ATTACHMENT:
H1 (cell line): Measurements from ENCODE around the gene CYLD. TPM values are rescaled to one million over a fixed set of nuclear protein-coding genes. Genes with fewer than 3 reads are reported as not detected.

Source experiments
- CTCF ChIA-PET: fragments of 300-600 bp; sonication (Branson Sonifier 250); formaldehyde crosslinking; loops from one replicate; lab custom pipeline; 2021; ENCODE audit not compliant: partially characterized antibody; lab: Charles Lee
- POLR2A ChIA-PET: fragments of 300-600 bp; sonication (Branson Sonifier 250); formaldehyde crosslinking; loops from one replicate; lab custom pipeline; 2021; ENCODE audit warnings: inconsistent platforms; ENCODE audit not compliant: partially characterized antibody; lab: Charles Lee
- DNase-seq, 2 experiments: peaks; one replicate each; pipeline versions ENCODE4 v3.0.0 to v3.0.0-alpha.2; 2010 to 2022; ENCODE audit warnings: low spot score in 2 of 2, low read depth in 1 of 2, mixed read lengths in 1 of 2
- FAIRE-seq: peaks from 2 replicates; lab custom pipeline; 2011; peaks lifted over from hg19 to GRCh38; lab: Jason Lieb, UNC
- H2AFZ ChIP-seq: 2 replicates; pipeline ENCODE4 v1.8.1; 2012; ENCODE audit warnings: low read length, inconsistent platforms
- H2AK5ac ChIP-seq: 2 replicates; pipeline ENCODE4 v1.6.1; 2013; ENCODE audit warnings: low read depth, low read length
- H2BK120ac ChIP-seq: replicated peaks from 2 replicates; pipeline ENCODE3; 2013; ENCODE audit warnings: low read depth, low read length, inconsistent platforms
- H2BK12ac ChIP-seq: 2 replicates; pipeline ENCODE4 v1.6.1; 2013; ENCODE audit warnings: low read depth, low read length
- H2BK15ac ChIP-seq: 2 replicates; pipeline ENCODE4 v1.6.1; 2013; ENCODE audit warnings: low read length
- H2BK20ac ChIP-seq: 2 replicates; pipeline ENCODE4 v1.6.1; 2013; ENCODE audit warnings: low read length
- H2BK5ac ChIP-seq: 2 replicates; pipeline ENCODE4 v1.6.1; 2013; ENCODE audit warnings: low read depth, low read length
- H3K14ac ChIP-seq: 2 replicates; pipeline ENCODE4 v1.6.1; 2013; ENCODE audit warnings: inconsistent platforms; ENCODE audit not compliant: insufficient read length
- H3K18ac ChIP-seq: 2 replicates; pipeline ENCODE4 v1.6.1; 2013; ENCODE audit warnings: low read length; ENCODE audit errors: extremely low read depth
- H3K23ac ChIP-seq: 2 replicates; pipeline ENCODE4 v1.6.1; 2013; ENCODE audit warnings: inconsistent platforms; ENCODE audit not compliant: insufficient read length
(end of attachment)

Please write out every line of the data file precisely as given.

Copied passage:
H1 (cell line): Measurements from ENCODE around the gene CYLD. TPM values are rescaled to one million over a fixed set of nuclear protein-coding genes. Genes with fewer than 3 reads are reported as not detected.

Source experiments
- CTCF ChIA-PET: fragments of 300-600 bp; sonication (Branson Sonifier 250); formaldehyde crosslinking; loops from one replicate; lab custom pipeline; 2021; ENCODE audit not compliant: partially characterized antibody; lab: Charles Lee
- POLR2A ChIA-PET: fragments of 300-600 bp; sonication (Branson Sonifier 250); formaldehyde crosslinking; loops from one replicate; lab custom pipeline; 2021; ENCODE audit warnings: inconsistent platforms; ENCODE audit not compliant: partially characterized antibody; lab: Charles Lee
- DNase-seq, 2 experiments: peaks; one replicate each; pipeline versions ENCODE4 v3.0.0 to v3.0.0-alpha.2; 2010 to 2022; ENCODE audit warnings: low spot score in 2 of 2, low read depth in 1 of 2, mixed read lengths in 1 of 2
- FAIRE-seq: peaks from 2 replicates; lab custom pipeline; 2011; peaks lifted over from hg19 to GRCh38; lab: Jason Lieb, UNC
- H2AFZ ChIP-seq: 2 replicates; pipeline ENCODE4 v1.8.1; 2012; ENCODE audit warnings: low read length, inconsistent platforms
- H2AK5ac ChIP-seq: 2 replicates; pipeline ENCODE4 v1.6.1; 2013; ENCODE audit warnings: low read depth, low read length
- H2BK120ac ChIP-seq: replicated peaks from 2 replicates; pipeline ENCODE3; 2013; ENCODE audit warnings: low read depth, low read length, inconsistent platforms
- H2BK12ac ChIP-seq: 2 replicates; pipeline ENCODE4 v1.6.1; 2013; ENCODE audit warnings: low read depth, low read length
- H2BK15ac ChIP-seq: 2 replicates; pipeline ENCODE4 v1.6.1; 2013; ENCODE audit warnings: low read length
- H2BK20ac ChIP-seq: 2 replicates; pipeline ENCODE4 v1.6.1; 2013; ENCODE audit warnings: low read length
- H2BK5ac ChIP-seq: 2 replicates; pipeline ENCODE4 v1.6.1; 2013; ENCODE audit warnings: low read depth, low read length
- H3K14ac ChIP-seq: 2 replicates; pipeline ENCODE4 v1.6.1; 2013; ENCODE audit warnings: inconsistent platforms; ENCODE audit not compliant: insufficient read length
- H3K18ac ChIP-seq: 2 replicates; pipeline ENCODE4 v1.6.1; 2013; ENCODE audit warnings: low read length; ENCODE audit errors: extremely low read depth
- H3K23ac ChIP-seq: 2 replicates; pipeline ENCODE4 v1.6.1; 2013; ENCODE audit warnings: inconsistent platforms; ENCODE audit not compliant: insufficient read length